PONTE VEDRA BEACH, Florida (AP) The U.S. PGA Tour Playoffs will take a two-week break next year to give players a chance to be fresh for the Ryder Cup, addressing a concern that American players would be worn out before one of the most tiresome weeks of the year.
The change was approved by the U.S. PGA Tour policy board.
"It probably helps us because our Ryder Cup team tends to have more players in the Tour Championship," United States captain Paul Azinger said Tuesday. "Their guys (Europe) could be over at Valhalla for a week while our guys are grinding for a fifth week in a row. It's not going to hurt us."
The first three playoff events for the FedEx Cup - The Barclays, Deutsche Bank Championship and BMW Championship - will be played on consecutive weeks starting from Aug. 21.
After the BMW Championship in St. Louis, the tour will have a week off from golf - a rarity for September - before the Ryder Cup is played from Sept. 19-21 at Valhalla in Kentucky.
The U.S. Tour Championship at East Lake in Atlanta will be held the following week.
"We felt it was important to give those members of both the U.S. and European teams who will be competing in the playoffs the ability to prepare for the Ryder Cup while also focusing on the Tour Championship the following week," U.S. PGA Tour commissioner Tim Finchem said.
The premise behind the four-week playoffs was to get the biggest stars competing four straight weeks concluding with the U.S. Tour Championship, where the winner of the points-based FedEx Cup received a $10 million (6.9 million) bonus.
The plan didn't entirely deliver this year, however, when Tiger Woods skipped the opening playoff event and still won the FedEx Cup by a big margin. Phil Mickelson, Ernie Els and Padraig Harrington also missed one playoff event.
The bigger concern was the Ryder Cup because 2008 was the only year in the television contract that there was not a week off between the U.S. Tour Championship and either the Ryder Cup or Presidents Cup. The tour feared some players might skip playoff events, perhaps even in the Tour Championship, to keep fresh for its biennial match against Europe.
"You would see a majority take at least one week off - I guarantee it," Jim Furyk said last month.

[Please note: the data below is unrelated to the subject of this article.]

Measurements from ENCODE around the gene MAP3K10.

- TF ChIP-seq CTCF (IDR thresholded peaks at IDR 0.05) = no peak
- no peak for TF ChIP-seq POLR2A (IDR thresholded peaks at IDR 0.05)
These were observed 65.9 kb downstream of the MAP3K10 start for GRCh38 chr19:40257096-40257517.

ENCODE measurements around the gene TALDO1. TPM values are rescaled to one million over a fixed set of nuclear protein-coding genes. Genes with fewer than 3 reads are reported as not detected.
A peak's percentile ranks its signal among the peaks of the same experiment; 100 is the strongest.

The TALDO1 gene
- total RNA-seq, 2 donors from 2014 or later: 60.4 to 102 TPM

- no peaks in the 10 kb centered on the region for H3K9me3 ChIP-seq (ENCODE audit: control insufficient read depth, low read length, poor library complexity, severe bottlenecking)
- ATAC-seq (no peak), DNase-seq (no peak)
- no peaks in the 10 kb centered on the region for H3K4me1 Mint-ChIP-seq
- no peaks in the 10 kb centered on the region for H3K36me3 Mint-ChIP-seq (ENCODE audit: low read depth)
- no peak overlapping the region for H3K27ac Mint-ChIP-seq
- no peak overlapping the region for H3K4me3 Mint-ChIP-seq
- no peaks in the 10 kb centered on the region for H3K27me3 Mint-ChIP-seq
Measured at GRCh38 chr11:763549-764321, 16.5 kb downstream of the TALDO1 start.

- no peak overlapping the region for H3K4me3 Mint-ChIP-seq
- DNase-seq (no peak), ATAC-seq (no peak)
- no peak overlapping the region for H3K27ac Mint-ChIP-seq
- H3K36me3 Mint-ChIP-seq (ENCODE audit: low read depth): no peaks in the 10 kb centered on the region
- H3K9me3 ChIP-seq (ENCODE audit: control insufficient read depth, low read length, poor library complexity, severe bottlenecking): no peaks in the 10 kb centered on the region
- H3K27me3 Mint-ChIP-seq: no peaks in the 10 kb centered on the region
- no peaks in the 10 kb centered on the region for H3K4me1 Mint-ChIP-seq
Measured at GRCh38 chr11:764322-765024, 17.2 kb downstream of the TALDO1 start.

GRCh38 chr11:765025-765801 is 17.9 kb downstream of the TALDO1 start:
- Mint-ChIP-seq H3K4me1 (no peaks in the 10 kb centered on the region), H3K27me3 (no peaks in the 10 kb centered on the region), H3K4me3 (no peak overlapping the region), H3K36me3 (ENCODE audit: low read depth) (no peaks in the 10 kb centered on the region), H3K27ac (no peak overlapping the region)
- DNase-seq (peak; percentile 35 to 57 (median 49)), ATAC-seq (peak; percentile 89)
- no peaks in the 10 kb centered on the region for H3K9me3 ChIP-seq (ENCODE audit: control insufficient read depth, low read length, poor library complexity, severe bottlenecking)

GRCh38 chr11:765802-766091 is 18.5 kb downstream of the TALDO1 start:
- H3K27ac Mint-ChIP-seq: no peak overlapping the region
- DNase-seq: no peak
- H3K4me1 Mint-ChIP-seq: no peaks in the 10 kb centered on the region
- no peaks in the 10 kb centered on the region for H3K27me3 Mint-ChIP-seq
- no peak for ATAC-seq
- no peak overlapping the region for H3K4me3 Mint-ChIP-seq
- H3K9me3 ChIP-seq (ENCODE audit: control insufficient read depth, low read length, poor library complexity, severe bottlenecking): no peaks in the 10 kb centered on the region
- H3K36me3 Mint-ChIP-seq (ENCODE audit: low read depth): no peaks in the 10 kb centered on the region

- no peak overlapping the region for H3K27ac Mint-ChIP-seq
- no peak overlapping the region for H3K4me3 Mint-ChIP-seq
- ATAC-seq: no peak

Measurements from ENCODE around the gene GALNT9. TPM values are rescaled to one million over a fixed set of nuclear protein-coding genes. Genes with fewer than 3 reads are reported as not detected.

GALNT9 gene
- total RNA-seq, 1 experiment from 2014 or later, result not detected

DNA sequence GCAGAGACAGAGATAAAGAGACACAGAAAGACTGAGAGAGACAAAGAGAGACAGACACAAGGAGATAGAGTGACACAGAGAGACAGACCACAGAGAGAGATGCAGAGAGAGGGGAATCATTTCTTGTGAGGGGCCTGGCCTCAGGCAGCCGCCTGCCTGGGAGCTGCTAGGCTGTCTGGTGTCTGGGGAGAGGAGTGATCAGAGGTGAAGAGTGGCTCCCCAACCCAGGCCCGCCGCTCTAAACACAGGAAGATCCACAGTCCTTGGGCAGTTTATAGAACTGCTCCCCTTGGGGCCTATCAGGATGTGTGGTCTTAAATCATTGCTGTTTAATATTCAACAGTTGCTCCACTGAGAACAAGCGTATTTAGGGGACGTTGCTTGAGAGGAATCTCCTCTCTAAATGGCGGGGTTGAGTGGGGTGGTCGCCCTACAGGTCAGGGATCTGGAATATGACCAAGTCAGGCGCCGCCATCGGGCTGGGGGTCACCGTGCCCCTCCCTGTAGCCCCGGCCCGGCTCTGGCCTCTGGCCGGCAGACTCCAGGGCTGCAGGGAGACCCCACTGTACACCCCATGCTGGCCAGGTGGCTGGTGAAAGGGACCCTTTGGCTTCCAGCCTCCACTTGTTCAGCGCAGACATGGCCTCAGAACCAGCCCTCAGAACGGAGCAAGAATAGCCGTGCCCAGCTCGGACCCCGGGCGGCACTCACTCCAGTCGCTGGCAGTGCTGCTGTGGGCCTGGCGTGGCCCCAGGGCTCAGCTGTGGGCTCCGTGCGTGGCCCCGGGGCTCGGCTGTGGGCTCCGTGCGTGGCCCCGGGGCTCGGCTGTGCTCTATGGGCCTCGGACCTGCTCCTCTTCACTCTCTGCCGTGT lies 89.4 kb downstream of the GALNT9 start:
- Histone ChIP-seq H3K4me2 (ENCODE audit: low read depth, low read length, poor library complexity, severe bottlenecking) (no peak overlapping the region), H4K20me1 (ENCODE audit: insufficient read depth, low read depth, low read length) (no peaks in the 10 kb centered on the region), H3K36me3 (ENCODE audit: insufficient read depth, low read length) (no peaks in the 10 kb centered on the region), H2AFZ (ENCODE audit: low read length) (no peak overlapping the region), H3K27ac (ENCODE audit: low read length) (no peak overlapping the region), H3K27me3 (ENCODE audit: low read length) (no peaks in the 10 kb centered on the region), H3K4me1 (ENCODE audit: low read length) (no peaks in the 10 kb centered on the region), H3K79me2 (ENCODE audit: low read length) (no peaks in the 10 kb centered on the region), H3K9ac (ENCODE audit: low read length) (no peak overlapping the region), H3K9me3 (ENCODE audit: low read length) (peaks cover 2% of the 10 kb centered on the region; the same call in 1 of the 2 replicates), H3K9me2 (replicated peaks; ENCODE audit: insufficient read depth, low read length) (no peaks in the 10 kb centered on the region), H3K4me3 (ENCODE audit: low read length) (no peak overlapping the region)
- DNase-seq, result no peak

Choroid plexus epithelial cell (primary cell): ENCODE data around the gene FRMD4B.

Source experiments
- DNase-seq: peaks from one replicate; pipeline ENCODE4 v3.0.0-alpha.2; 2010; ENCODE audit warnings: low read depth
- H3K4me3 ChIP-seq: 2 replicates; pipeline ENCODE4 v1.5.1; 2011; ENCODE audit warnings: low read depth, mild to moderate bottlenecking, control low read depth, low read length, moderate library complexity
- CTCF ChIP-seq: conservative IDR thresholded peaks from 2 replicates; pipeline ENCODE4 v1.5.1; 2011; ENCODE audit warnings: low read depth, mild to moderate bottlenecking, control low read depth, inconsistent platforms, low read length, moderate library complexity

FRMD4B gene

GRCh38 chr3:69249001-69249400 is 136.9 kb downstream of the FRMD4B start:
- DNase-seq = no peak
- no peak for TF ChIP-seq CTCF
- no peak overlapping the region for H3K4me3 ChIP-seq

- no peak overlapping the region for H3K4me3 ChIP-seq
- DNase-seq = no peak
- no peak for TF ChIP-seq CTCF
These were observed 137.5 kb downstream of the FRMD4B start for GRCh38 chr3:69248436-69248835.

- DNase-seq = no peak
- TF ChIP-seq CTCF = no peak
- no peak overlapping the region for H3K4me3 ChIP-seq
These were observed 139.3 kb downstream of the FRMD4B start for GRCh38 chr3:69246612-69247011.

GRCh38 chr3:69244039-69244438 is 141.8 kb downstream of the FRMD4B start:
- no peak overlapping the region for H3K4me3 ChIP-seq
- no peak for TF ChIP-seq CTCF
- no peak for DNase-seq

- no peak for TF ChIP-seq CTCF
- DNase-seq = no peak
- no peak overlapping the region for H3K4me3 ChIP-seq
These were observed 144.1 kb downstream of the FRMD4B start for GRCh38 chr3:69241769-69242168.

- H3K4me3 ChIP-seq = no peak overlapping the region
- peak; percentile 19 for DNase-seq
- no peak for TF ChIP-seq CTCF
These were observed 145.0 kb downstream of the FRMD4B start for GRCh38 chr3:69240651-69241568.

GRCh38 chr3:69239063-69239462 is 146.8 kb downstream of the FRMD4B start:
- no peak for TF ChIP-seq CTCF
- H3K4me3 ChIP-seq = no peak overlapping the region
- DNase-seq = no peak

The solution was pushing the U.S. Tour Championship behind the Ryder Cup. That means a two-week break in the playoffs for those who don't make the Ryder Cup teams, and a chance for those who do make the team to be fresh.
"It's a shame they didn't think of this before," Azinger said. "They wouldn't have had to go through the headache of getting it right."
The rest of the FedEx Cup remains relatively unchanged for now.
The field size for the playoff events again will be 144 players at The Barclays, 120 players at the Deutsche Bank Championship, 70 players at the BMW Championship and 30 players qualifying for the U.S. Tour Championship.
Several players lobbied to make the playoffs more volatile, giving more players a chance at winning the $10 million (6.9 million) prize. There was little movement at the top of the standings, and those toward the bottom had little chance to move up barring a victory.
But there was strong sentiment in Monday's board meeting that for the first year of a revamped system, it worked well enough not to rush into massive changes. Finchem said the board would continue to look at ways to tweak the playoff points, although the regular season would not change.
One change was how to pay bonus money.
Woods and Mickelson were among those who wanted to be paid up front, instead of having the bonus money put into a deferred account that players could access at age 45. Starting next year, the top 10 players in the FedEx Cup standings will get most of their money in cash, and some of it deferred.
The winner, for example, will get $9 million (6.2 million) in cash and $1 million (690,000) placed into his retirement fund. The bonus money will all be deferred for those finishing out of the top 10.